This is the first issue of Evolution One’s newsletter. In it, we’ll cover some of the key AI-related news and announcements that came out over the first two months of 2019.
Going forward, you can expect to see one post/email per month from us that’d highlight a few select areas where we saw the most significant developments, plus expert opinions and other news we found interesting since our last post.
Machines vs. humans
In the past few years, AI has proven to be quite useful at tackling a wide range of tasks, from speech & image recognition to mining data to text translation. That being said, some areas remained too complex to be successfully tackled with AI, especially when it comes to competing against human operators.
That’s what makes some of the recent advancements exciting, as machines are now becoming increasingly capable of performing on par with, or better than, humans, including in some areas that require dealing with complex environments and imperfect information which before largely remained the domain of humans. DeepMind’s AlphaStar that won a series of matches in StarCraft II against two pro players is perhaps the most impressive example of the past months (especially given that StarCraft has previously proven to be particularly challenging for AI).
Still, some areas, at least for now, remain too difficult for AI to crack, no matter what approach is used, as we’ve witnessed with IBM losing to a human debater in February.
DeepMind’s AlphaStar manages to master StarCraft II and handily beat 2 professional players in a series of matches played in an unrestricted game setting. Link
IBM AI takes a swing at a top human debater for the second time and loses once again. Link
Ethics - deep fakes & biases
The discussion around ethical & responsible usage of AI has been heating up lately, which is unsurprising, really, given the growing capabilities — and thus potential dangers of abuse — of AI.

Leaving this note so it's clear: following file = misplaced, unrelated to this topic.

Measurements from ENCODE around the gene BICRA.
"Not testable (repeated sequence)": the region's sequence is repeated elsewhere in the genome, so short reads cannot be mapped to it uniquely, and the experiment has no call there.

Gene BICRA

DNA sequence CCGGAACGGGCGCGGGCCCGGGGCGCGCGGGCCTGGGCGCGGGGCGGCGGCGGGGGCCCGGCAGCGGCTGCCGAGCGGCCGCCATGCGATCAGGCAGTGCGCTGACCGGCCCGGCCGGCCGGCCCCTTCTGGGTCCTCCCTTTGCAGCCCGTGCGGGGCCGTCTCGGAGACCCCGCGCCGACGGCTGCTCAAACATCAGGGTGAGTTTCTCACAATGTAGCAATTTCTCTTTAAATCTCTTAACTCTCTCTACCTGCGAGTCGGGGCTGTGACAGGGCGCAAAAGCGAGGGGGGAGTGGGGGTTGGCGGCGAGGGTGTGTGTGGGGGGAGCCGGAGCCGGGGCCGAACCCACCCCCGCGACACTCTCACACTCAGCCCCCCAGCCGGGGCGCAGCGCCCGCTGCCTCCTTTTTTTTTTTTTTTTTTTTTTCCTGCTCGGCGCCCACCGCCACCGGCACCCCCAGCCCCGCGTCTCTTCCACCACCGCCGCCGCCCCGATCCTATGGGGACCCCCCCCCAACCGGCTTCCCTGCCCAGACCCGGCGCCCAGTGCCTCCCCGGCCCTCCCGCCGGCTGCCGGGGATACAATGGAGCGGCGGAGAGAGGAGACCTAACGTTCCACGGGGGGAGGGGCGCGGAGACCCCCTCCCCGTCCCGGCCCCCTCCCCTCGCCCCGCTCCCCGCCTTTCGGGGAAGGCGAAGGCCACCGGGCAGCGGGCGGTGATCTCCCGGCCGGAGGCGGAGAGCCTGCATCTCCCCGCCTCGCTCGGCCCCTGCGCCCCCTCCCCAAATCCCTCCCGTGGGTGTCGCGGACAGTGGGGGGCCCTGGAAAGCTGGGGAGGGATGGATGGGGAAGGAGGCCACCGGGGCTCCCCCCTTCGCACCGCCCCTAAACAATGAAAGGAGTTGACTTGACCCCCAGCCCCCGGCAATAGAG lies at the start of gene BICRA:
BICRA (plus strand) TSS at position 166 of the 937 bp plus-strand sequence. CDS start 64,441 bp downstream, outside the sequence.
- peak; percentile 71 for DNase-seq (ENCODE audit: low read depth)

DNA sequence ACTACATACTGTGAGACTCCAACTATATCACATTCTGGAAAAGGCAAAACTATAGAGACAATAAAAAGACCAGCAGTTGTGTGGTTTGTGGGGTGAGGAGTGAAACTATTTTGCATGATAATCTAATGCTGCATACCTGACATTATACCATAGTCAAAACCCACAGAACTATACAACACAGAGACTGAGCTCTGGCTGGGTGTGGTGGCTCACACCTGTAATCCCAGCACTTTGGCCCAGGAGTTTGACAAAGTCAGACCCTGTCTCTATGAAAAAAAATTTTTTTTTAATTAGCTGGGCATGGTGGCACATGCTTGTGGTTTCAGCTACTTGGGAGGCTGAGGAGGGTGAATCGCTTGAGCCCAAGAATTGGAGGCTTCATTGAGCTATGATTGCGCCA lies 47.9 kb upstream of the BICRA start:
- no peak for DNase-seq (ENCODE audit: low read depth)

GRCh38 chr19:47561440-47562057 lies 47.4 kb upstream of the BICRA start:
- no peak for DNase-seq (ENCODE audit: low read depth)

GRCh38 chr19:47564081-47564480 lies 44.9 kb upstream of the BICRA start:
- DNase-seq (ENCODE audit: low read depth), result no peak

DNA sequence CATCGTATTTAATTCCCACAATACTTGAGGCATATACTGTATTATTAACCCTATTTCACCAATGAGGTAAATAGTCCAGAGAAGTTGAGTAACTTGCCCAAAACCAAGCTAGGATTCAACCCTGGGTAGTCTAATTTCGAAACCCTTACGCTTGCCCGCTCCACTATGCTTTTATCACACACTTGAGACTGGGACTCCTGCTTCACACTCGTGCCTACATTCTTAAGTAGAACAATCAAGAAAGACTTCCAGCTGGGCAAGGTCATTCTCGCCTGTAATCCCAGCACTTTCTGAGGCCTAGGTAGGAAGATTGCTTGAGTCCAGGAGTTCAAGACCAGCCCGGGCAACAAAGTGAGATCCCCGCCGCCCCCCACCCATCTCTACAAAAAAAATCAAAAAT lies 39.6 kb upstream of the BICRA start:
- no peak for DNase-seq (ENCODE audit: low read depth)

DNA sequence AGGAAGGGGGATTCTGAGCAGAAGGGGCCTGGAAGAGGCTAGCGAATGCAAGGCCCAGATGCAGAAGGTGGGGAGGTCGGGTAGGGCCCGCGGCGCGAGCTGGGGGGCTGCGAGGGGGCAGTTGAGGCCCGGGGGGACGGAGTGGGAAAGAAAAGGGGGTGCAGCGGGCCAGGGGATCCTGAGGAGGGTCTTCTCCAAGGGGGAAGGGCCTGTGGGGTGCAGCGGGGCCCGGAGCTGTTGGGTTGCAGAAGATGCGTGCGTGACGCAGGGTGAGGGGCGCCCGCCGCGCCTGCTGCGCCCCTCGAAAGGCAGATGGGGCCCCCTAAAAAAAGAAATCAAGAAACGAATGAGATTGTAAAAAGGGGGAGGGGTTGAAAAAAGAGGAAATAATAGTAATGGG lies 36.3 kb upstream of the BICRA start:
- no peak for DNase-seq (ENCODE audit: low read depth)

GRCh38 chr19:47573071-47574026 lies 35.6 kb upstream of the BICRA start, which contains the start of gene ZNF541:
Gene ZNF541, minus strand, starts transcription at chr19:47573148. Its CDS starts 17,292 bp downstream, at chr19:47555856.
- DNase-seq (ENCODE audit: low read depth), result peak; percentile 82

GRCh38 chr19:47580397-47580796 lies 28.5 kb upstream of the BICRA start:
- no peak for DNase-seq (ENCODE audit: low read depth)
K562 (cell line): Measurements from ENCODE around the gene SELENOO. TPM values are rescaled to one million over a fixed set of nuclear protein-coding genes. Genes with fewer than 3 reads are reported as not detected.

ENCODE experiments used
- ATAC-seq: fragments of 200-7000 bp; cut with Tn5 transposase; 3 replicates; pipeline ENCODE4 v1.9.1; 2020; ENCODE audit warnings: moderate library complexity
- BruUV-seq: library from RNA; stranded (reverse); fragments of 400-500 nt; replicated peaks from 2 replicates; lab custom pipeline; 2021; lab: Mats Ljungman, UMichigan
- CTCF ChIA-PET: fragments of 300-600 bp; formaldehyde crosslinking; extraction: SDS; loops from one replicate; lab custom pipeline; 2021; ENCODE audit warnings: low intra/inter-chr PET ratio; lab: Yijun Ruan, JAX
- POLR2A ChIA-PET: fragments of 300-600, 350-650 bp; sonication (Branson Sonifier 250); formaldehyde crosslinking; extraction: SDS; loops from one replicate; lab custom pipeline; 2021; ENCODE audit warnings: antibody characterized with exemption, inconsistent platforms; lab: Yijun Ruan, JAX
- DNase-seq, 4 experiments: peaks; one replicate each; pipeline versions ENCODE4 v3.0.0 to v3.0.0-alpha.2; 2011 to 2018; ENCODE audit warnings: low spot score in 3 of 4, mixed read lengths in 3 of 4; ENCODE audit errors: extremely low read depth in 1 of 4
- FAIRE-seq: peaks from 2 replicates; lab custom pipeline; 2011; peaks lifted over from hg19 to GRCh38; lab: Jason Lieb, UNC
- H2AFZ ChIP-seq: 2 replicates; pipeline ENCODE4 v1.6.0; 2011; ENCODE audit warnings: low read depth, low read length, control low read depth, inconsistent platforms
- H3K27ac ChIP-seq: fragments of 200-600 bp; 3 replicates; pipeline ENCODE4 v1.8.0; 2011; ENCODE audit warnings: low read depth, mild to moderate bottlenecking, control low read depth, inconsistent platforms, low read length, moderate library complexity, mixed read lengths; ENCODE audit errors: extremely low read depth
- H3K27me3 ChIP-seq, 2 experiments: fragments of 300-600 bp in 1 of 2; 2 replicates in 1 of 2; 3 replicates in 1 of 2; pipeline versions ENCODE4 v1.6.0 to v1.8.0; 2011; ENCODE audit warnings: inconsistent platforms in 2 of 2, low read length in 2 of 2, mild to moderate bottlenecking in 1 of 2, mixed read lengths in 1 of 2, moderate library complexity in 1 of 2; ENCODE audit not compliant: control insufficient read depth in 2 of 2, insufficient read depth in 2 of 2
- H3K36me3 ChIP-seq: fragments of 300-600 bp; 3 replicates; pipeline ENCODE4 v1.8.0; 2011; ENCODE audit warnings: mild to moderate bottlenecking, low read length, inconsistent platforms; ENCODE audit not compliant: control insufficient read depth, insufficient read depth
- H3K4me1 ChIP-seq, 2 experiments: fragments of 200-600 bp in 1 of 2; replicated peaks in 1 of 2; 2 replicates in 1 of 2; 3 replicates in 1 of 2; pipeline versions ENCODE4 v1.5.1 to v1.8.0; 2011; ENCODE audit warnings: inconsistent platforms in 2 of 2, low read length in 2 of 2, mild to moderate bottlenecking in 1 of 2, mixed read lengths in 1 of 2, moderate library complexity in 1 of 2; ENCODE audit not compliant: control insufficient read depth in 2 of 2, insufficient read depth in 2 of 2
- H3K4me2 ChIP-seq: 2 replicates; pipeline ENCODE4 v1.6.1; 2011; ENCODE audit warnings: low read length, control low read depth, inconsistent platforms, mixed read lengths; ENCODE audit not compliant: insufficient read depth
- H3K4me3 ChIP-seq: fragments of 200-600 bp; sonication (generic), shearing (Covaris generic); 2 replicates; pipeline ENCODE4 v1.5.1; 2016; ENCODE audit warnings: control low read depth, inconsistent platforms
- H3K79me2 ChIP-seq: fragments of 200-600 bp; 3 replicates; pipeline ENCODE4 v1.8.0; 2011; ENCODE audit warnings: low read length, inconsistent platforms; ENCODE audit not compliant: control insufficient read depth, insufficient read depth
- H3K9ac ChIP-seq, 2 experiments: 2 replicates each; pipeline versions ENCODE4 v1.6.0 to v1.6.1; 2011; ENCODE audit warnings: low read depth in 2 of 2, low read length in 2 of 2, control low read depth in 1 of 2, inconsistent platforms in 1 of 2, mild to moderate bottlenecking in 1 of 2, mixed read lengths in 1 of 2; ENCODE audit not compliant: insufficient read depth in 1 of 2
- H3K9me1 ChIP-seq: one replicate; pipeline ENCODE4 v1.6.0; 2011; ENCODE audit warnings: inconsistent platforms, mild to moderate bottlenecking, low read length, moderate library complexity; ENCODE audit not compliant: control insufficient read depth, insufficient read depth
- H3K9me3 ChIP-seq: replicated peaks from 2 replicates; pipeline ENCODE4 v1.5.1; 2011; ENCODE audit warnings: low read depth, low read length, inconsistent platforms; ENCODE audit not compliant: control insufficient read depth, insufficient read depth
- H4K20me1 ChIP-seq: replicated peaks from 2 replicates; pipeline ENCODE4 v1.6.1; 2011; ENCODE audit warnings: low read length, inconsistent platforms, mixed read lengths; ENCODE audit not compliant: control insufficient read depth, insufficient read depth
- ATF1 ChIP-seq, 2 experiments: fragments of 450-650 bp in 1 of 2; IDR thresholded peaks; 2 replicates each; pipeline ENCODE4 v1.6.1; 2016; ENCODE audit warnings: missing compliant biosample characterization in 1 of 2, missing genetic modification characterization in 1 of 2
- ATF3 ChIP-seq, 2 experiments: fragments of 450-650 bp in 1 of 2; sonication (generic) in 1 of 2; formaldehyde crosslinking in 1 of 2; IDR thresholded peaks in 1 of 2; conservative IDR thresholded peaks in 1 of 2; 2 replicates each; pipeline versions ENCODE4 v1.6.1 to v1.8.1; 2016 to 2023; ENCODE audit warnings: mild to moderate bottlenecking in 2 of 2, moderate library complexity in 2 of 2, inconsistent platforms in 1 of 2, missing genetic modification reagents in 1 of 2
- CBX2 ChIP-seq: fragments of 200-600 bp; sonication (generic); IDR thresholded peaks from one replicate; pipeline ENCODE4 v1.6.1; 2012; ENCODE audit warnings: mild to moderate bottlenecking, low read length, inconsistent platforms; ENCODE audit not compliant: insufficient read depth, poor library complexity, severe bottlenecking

In particular, the issue of the biased facial recognition models now becoming more widespread and being implemented by police remained in the spotlight, as did the deep fakes controversy (which now extended to text communications as well, not just videos — see the article about OpenAI text generator). Those are hard challenges that won’t be addressed quickly, so having an ongoing discussion on how to deal with those becomes critical.
On a more positive side, organizations around the world increasingly invest in research around the implications of embracing AI in our lives.
OpenAI’s new model capable of generating text on any chosen topic proves to be so good that the company decides against releasing it, citing safety and security concerns. Link
AI-powered website “This Person Does Not Exist” generating hyper-realistic portraits of completely fake people using GANs goes viral. Link
Supposedly ‘fair’ algorithms can instead reinforce and perpetuate discrimination. Link
Facebook and the Technical University of Munich announce new independent TUM Institute for Ethics in Artificial Intelligence. Link
Amazon facial-identification software used by police falls short on tests for accuracy and bias after being trained using sets of images that skew heavily toward white men. Link
First completely AI-generated artwork — meaning work created without human-curated input — heads to auction. Link
While many worry about AI taking over the world and potentially even eliminating humanity (not that we seriously believe this is a legitimate concern at this point), it’s hard to ignore the benefits that technology already brings to the people’s lives.